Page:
Lilly to Sell Insulin at 40% Discount to Cash-Paying Patients
(Bloomberg) -- Eli Lilly & Co. will bypass insurance companies to offer a 40 percent discount on its best-selling insulin products for patients who lack health coverage or have high deductibles that require them to pay the full cost of some medications.
Patients will be able to purchase the drugs through the digital startup Blink Health, Lilly said Monday in an e-mailed statement. Blink brings together pharmacy customers online to negotiate drug prices, typically for older, less-expensive treatments. The initiative, which starts next year, is its first foray into brand name therapies, providing access to Humalog, Lilly’s biggest product, with $2.8 billion in 2015 sales.
Pharmaceutical companies often give rebates to insurers so their products will be included on lists of covered drugs. While the practice provides cost savings to payers and their employer clients, many uninsured consumers pay full prices that are much higher. The Lilly program, coordinated by drug benefit manager Express Scripts Holdings Co., provides discounts directly to patients who now pay for their medicines out-of-pocket, or are meeting a deductible.
About 10 percent of patients who buy Lilly’s insulin fall into that category, said Mike Mason, vice president of Lilly Diabetes. The new program allows negotiated rebates to go directly to consumers, and will help them without disrupting the traditional coverage provided by insurers, he said.
Finding a Solution
“We are essentially lowering our price without harming those who currently have insurance,” he said in a telephone interview. “We’re just trying to find a solution that helps patients and closes this gap.”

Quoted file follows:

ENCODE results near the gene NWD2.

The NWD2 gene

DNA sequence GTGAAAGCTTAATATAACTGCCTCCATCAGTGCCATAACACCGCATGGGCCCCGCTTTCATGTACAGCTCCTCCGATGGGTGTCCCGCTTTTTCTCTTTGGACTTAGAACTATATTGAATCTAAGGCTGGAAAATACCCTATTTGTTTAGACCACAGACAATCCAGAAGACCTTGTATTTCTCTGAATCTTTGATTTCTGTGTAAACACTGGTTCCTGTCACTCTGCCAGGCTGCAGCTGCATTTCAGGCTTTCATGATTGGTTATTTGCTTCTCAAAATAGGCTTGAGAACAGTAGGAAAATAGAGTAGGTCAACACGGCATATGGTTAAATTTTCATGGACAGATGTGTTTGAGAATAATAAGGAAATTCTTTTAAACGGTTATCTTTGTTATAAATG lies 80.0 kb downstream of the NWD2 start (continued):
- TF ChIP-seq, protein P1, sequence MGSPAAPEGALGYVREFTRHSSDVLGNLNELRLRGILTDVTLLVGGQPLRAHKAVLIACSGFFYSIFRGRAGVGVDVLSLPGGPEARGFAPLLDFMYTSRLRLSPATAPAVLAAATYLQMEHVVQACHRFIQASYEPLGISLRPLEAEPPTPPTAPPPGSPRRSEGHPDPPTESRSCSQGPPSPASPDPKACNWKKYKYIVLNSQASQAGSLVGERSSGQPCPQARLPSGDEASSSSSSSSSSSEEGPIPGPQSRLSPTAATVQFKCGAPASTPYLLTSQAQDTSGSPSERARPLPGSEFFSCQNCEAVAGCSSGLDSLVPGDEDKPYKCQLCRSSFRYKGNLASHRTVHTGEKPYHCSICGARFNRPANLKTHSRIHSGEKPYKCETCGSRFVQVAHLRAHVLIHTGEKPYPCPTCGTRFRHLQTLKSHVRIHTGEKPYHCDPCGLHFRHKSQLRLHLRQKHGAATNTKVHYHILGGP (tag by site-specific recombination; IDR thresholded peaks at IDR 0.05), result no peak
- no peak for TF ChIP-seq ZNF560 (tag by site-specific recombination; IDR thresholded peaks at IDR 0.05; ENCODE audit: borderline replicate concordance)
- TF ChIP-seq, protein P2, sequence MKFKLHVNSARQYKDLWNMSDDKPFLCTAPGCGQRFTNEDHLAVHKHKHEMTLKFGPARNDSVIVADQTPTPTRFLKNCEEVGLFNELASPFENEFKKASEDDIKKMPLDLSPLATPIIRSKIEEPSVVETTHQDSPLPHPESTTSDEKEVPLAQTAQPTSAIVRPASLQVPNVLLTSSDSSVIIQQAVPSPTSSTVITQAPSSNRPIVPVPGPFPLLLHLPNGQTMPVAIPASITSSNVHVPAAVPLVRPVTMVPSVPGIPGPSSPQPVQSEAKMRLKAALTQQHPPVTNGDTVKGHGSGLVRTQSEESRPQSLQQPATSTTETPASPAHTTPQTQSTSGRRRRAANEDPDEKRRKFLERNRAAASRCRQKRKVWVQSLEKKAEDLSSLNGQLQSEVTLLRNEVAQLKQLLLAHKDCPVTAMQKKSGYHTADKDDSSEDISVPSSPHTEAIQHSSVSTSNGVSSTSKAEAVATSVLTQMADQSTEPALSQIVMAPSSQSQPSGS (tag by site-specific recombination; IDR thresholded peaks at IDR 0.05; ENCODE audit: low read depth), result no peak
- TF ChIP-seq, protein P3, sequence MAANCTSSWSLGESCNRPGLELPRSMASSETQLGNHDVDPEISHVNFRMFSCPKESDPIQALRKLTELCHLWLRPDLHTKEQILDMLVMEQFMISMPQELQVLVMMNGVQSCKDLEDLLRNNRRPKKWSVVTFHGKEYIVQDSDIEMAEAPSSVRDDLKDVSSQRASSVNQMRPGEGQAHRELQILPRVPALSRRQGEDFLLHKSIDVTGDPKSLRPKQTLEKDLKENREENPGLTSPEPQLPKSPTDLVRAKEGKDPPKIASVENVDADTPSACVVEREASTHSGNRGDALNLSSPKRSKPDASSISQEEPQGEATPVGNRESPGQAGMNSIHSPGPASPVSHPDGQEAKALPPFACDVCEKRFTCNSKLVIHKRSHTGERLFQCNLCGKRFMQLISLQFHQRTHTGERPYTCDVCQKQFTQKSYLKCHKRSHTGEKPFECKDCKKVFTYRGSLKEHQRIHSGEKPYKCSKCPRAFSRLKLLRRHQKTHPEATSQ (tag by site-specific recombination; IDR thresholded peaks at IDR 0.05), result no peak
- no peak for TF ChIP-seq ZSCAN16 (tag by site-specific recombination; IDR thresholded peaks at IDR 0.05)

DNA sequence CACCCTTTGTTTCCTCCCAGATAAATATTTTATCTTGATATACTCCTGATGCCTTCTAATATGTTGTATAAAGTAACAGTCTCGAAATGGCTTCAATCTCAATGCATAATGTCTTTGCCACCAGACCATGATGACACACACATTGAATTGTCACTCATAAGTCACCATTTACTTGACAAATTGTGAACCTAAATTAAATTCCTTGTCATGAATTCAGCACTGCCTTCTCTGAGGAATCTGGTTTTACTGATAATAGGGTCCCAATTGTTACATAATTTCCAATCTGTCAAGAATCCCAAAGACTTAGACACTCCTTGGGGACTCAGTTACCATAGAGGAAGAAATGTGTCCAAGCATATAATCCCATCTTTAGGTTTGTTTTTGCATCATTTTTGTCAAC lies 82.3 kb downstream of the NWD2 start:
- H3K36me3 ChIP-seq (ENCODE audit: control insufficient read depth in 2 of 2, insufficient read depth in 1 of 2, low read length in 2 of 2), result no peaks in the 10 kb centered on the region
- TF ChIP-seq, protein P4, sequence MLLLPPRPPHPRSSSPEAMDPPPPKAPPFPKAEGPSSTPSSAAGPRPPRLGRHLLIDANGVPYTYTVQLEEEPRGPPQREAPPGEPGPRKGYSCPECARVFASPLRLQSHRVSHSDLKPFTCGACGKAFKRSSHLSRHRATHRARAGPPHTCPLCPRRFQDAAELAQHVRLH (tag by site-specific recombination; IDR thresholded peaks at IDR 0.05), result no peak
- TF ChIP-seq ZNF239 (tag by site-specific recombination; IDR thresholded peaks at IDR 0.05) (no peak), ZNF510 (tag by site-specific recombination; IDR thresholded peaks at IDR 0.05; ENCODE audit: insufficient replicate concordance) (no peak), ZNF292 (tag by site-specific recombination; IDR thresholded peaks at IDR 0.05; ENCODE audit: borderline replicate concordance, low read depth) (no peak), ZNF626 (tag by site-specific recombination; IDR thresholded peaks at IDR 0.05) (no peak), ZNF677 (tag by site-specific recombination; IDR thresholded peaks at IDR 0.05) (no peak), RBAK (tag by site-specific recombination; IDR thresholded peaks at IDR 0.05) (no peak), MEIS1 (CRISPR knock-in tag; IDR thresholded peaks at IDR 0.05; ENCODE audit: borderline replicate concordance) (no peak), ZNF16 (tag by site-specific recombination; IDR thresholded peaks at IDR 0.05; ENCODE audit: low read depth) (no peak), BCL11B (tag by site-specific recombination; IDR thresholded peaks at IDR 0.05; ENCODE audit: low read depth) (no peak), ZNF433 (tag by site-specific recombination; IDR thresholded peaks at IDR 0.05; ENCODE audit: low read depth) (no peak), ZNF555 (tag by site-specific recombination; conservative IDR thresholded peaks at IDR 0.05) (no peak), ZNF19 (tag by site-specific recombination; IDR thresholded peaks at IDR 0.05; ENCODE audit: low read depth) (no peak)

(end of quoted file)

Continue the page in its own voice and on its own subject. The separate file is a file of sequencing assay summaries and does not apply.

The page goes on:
Express Scripts is negotiating the rebate and working with Blink to get it to patients, said Jennifer Luddy, a spokeswoman for the company.
Under the program, patients will pay for their drugs via Blink’s online or mobile phone based system, receive a receipt and then collect the prescriptions from their own pharmacies, exchanging their proof-of-purchase for the products.
Customers will also be able to fill cheaper prescriptions for Humulin and Basaglar, Lilly’s copycat version of Sanofi’s best-selling Lantus insulin. The payments probably won’t count toward patients’ deductibles, and those whose prescription claims are covered by U.S. government programs aren’t eligible.
Health advocates have called attention to rising prices for insulin, which diabetics need to keep their blood sugar levels in check.
“The health care system is incredibly complex, and we hope this program is a first step that will drive more thinking and innovative solutions for people with diabetes,” said Enrique Conterno, president of the Lilly diabetes unit, in the statement. “We’re committed to seeking additional solutions so that everyone who uses insulin has reasonable access.”